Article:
Following revelations about inappropriate dealings with irrigators, the first of six inquiries finds a regulator captured by vested interests. By Mike Seccombe.
Proving political collusion in water buybacks
The Yes Minister rulebook holds that no politician should ever order an inquiry unless its outcome is known in advance. But sometimes, in moments of political desperation, the rulebook has to be thrown out the window.
On July 26 this year, Niall Blair, deputy leader of the New South Wales Nationals, minister for primary industries and regional water among other things, found himself in such circumstances.
Less than 48 hours previously, the ABC’s Four Corners program had aired allegations of massive water theft by politically connected farmers in the Barwon–Darling region of northern NSW. Worse, one of the alleged water thieves claimed to have been given the nod by former water minister, the Nationals’ Kevin Humphries. Worse yet, the program had acquired a tape recording of the state’s senior water bureaucrat, Gavin Hanlon, apparently conspiring with big irrigators to influence the provisions of the Murray–Darling Basin Plan so they could take more than their fair share of water from the vulnerable river system.
This was more than just a story about alleged water theft by big, greedy irrigators; it was about water theft aided and abetted by government. After 10 years of argument and the commitment of almost $13 billion of taxpayers’ money to a plan to try to “restore the balance” between the needs of farmers and the environment, this suggested the system was being gamed on a massive scale.
All hell broke loose. South Australian Premier Jay Weatherill, whose state suffers most from excessive water extraction upstream, wrote to the prime minister calling for an urgent meeting of the Council of Australian Governments to commission a judicial inquiry. South Australian Greens senator Sarah Hanson-Young announced she would seek a senate inquiry, at which whistleblowers would be accorded parliamentary privilege. Most ominously, NSW state Labor wanted an investigation of Humphries and Hanlon by the Independent Commission Against Corruption (ICAC).
Under the circumstances, there was nothing for it but to make a virtue of necessity. Better to get out in front of the issue and show concern by initiating an inquiry. Get it to report back quickly. Draw the poison.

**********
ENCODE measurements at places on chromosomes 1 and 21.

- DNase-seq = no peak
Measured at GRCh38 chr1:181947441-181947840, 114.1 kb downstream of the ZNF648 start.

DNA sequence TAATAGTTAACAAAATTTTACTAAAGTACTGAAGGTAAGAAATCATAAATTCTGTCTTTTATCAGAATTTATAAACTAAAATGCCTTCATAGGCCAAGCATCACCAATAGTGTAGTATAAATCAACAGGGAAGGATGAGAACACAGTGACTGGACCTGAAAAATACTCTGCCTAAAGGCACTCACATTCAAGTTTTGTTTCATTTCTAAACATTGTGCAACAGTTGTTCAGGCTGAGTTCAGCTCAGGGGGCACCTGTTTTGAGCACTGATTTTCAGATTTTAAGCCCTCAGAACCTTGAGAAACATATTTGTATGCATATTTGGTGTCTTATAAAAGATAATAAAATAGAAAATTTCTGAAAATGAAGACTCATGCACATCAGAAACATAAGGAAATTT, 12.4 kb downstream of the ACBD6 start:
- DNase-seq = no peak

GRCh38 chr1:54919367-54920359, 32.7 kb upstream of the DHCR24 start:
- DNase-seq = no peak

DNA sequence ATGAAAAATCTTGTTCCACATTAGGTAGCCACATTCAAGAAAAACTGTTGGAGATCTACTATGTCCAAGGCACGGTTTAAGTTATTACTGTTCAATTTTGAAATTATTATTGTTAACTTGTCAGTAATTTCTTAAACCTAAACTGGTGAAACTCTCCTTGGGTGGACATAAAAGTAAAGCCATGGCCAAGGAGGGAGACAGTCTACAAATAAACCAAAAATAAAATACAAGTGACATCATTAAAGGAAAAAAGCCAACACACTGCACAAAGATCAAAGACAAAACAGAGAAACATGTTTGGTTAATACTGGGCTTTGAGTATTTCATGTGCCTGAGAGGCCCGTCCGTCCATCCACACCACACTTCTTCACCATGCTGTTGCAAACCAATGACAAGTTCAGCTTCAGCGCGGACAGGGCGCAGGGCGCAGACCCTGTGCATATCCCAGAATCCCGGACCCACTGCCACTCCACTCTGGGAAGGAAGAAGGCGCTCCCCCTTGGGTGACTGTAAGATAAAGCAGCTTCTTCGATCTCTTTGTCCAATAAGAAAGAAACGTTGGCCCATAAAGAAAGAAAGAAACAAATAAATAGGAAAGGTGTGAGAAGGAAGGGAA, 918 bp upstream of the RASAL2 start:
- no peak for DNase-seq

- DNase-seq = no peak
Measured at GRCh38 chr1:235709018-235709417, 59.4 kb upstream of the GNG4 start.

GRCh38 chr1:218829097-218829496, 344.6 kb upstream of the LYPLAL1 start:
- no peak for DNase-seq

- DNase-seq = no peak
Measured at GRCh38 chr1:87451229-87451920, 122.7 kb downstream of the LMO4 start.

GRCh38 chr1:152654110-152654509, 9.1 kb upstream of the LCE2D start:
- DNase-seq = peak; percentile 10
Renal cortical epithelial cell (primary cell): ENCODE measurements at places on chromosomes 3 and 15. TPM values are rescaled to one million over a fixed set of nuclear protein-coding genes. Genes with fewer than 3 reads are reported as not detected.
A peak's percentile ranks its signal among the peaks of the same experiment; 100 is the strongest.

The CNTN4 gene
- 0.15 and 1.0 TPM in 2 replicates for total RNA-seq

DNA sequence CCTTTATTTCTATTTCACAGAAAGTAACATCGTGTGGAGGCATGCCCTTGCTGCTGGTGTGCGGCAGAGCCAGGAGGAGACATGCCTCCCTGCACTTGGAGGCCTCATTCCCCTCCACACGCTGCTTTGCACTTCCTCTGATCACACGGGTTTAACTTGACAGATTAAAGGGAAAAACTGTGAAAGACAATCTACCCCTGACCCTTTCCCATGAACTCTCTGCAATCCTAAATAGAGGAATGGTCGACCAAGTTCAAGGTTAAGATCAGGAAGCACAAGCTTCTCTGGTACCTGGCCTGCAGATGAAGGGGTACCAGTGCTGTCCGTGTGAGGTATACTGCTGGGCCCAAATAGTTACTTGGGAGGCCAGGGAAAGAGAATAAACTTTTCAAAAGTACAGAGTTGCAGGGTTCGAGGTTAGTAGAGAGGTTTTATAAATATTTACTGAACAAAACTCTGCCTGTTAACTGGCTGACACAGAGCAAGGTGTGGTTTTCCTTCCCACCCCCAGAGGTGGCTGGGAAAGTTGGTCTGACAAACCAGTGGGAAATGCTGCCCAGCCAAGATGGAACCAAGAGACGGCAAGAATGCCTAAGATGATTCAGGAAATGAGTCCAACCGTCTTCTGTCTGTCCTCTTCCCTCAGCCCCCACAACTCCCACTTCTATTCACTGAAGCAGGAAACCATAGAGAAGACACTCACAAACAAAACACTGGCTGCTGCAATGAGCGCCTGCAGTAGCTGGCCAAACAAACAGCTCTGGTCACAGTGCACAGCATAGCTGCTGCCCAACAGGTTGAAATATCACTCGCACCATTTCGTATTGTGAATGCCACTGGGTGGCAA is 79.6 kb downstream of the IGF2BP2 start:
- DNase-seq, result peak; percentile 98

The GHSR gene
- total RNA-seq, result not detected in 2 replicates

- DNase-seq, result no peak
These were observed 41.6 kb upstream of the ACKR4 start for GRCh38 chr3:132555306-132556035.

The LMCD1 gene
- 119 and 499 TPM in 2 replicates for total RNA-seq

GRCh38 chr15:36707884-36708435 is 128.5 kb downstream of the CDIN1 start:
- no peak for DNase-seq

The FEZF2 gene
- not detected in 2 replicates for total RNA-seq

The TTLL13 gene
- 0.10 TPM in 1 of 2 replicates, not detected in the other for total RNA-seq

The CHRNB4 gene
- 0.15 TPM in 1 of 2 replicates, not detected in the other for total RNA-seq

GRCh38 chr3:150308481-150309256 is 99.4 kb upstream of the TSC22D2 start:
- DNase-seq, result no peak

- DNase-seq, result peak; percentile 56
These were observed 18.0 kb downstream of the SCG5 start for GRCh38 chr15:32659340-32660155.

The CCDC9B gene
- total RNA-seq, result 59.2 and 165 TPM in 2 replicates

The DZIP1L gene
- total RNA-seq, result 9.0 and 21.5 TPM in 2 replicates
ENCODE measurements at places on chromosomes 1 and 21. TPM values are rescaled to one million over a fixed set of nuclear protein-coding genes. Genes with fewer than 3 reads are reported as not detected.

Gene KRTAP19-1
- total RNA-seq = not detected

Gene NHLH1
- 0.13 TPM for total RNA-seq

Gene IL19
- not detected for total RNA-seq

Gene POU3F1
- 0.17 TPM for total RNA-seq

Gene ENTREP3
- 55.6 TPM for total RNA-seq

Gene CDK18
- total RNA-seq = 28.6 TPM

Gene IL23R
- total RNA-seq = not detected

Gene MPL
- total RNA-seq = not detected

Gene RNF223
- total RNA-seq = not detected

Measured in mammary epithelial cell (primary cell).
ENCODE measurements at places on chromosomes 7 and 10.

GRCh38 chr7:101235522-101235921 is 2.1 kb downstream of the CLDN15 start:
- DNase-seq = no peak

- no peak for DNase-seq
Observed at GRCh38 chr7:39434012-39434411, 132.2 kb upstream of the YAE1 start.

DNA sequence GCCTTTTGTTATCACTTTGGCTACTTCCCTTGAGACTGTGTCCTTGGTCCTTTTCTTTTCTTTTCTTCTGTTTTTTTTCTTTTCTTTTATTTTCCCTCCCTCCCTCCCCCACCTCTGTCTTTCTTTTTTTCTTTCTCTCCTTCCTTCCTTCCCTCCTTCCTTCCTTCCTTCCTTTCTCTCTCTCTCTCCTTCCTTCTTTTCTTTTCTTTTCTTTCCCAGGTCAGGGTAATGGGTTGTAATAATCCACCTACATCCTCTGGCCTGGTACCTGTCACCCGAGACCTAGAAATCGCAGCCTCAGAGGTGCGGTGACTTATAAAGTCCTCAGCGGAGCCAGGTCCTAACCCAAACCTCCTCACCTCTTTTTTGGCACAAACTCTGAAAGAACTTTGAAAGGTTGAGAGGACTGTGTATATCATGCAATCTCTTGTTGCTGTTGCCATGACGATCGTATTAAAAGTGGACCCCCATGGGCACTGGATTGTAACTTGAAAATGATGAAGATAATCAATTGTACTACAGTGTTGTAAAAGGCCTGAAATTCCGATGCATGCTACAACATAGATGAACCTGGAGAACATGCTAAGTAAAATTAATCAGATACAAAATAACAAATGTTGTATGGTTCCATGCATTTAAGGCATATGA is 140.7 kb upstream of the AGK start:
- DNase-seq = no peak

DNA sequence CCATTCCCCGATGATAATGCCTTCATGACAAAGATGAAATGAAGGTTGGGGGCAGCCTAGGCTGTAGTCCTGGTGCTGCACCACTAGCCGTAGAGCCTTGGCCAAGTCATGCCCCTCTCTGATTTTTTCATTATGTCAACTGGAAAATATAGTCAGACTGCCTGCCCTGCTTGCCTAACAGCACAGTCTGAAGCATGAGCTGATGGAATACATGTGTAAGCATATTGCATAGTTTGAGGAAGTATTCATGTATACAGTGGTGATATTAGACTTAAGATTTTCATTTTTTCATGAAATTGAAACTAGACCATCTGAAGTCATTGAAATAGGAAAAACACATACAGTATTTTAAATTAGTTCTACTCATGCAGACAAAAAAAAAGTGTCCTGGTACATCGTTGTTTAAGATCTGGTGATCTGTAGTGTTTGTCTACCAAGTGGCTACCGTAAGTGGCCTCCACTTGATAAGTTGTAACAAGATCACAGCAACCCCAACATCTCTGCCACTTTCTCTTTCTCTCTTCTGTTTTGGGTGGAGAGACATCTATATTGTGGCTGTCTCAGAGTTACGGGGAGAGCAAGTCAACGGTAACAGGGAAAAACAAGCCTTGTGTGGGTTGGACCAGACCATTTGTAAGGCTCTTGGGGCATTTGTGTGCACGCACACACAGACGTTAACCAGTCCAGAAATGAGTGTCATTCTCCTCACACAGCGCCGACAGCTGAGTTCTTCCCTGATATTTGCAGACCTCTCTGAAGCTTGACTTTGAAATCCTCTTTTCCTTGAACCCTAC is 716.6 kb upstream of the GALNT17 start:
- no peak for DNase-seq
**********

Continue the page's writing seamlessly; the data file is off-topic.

Thus the minister announced the “Independent investigation into NSW water management and compliance”, led by Ken Matthews, AO, the former chairman and chief executive of the National Water Commission.
Despite his impressive credentials – before his retirement in 2010, Matthews headed two federal departments, was an expert in the economics of water, and grew up on an irrigated farm near Griffith – there were sceptics. Weatherill was prominent among them, predicting a whitewash.
The critics were wrong, however. When Matthews’ interim report dropped last week, it was devastating. Four days after its release, Hanlon, the deputy director general for water at the Department of Industry and the state’s most senior water bureaucrat, resigned.
Matthews found a regulator that was not independent, not transparent, that did not adequately monitor water use and was slack about pursuing wrongdoers.
The report found a culture of “expedience” that operated at “the expense of due and proper process”.
Matthews wrote: “I saw examples of possible failures to confront unethical behaviour. I heard public servants clearly deficient in their understanding of the Westminster conventions. I observed a group culture diverging from the best traditions of Australian public administration.”
So poor were the department’s practices, he said, that there was real concern they would reflect “on the reputation of the NSW public service as a whole”.
He did not say it in so many words, but Matthews made quite clear in his recommendations for reform that the water regulators in NSW had been entirely captured by the interests they were supposed to regulate, and by politics.
He called for legislation to establish an entirely new regulatory body, divorced from the Department of Primary Industries and “governed by a board … not subsequently subject to ministerial direction”.
The body of the report went through the various examples of alleged water theft raised by Four Corners, noting the lack of action by the department, recommending that urgent investigation now be taken with a view to prosecution, and also cautioning that departmental investigators should consult with ICAC first. On this last point, ICAC will not confirm what investigations it has in train.
But the big story here was not the alleged actions of the big irrigators – even if, as claimed, they involved the illegal pumping of a billion or more litres of water from the Murray–Darling system. It is the appearance of political and bureaucratic partisanship.
That brings us to Hanlon and his dealings with a select group of powerful vested interests, the so-called “key stakeholder group”.
The Matthews report portrays its activities thus: “Group membership was at the invitation of Mr Hanlon. There were a number of representatives of certain irrigator associations/bodies involved in the meetings. Certain DPI–Water staff members were usually present. The Investigation team is aware of the identities of participants. The group met by teleconference on at least four occasions.”
It was all very confidential. No minutes were prepared.